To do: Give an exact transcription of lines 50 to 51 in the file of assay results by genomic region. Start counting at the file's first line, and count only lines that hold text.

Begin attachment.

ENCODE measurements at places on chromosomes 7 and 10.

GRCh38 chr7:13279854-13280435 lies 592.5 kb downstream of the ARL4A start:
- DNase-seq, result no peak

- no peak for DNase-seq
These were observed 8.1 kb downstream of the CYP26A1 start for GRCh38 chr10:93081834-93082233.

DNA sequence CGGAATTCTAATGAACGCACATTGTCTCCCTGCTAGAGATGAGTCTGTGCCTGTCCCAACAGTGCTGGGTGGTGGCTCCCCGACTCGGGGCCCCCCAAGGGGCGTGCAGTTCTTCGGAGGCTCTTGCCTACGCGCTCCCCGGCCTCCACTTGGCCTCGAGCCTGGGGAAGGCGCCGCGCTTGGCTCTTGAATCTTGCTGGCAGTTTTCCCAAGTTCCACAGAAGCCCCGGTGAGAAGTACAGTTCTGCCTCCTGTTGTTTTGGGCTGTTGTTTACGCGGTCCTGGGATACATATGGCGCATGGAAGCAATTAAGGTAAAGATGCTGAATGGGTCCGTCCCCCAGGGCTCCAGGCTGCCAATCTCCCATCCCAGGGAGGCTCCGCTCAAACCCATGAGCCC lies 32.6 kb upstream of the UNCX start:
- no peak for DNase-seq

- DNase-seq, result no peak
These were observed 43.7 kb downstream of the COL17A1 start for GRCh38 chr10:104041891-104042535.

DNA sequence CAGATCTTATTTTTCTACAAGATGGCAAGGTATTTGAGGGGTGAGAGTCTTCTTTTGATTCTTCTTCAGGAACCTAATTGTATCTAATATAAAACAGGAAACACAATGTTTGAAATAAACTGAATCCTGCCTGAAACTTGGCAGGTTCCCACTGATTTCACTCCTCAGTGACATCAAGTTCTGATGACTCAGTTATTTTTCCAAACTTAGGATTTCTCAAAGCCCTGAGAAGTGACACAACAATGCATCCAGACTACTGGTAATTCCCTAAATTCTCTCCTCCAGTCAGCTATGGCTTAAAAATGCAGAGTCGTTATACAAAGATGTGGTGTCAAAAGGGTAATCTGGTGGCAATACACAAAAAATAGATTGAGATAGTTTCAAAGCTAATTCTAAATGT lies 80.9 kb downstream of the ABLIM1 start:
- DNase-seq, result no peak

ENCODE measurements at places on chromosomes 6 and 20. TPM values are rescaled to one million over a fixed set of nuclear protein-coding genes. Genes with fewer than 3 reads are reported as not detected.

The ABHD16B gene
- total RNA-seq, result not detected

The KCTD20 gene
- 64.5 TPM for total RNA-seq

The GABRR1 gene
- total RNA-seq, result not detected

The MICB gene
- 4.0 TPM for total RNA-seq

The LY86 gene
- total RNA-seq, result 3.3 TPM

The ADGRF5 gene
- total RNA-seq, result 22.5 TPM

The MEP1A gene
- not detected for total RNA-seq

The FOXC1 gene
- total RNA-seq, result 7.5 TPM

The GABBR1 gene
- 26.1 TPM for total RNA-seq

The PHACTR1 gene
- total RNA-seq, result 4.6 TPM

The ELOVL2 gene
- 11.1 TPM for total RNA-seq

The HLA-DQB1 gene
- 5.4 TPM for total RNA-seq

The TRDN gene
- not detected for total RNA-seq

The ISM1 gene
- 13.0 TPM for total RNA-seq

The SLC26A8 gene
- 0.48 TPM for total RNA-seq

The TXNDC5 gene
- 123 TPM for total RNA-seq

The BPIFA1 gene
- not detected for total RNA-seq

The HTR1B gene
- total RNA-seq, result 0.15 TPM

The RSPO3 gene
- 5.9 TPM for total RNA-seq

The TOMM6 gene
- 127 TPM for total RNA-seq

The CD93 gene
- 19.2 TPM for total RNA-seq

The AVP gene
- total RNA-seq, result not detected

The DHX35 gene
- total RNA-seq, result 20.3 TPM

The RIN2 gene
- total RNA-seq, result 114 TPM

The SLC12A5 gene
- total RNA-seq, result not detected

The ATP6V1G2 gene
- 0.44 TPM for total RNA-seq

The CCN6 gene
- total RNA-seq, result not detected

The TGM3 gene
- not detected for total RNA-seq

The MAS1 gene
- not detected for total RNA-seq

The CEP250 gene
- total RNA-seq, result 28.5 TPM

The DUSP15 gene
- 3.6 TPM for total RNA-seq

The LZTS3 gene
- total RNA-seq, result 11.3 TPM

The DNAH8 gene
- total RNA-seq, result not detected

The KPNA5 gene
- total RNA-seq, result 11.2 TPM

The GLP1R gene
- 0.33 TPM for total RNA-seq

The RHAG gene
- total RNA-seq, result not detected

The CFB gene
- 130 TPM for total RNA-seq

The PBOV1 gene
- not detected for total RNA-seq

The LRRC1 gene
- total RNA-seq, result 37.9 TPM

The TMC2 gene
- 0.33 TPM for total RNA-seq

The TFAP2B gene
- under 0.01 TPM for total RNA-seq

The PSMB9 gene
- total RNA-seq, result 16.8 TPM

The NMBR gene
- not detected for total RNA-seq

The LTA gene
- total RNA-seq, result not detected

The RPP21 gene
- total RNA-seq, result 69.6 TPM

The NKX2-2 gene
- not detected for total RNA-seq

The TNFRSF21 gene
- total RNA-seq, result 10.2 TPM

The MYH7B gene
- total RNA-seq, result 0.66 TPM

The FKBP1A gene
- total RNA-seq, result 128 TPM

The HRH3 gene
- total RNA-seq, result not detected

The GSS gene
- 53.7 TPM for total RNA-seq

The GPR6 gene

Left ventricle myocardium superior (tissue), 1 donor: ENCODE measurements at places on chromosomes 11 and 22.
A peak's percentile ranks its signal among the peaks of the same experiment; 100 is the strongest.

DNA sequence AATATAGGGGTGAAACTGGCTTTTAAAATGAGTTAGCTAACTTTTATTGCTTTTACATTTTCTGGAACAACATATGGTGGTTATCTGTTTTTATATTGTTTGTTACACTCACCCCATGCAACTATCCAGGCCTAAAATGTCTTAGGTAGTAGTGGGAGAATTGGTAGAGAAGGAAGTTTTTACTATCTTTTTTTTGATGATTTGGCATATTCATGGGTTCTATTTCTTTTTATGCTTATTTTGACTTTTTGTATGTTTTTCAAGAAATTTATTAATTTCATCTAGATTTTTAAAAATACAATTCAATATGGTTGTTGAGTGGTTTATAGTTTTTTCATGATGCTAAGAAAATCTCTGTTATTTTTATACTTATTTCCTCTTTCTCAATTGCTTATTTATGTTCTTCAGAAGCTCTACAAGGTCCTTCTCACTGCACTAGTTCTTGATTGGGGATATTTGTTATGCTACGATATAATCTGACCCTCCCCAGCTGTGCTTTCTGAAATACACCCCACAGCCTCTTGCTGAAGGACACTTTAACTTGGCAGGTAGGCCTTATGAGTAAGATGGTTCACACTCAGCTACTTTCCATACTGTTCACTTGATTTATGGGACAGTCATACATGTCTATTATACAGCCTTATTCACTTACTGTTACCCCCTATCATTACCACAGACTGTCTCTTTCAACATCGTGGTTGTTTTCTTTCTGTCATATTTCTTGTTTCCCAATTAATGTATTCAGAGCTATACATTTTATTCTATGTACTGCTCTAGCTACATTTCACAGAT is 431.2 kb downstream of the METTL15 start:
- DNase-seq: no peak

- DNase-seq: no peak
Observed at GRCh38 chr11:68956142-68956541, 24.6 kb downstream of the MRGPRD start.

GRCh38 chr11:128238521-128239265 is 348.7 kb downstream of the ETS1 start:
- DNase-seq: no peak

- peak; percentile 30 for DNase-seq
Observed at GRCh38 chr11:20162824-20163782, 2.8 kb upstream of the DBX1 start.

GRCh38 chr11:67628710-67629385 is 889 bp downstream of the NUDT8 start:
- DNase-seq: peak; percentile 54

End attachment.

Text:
- 5.9 TPM for total RNA-seq

The TOMM6 gene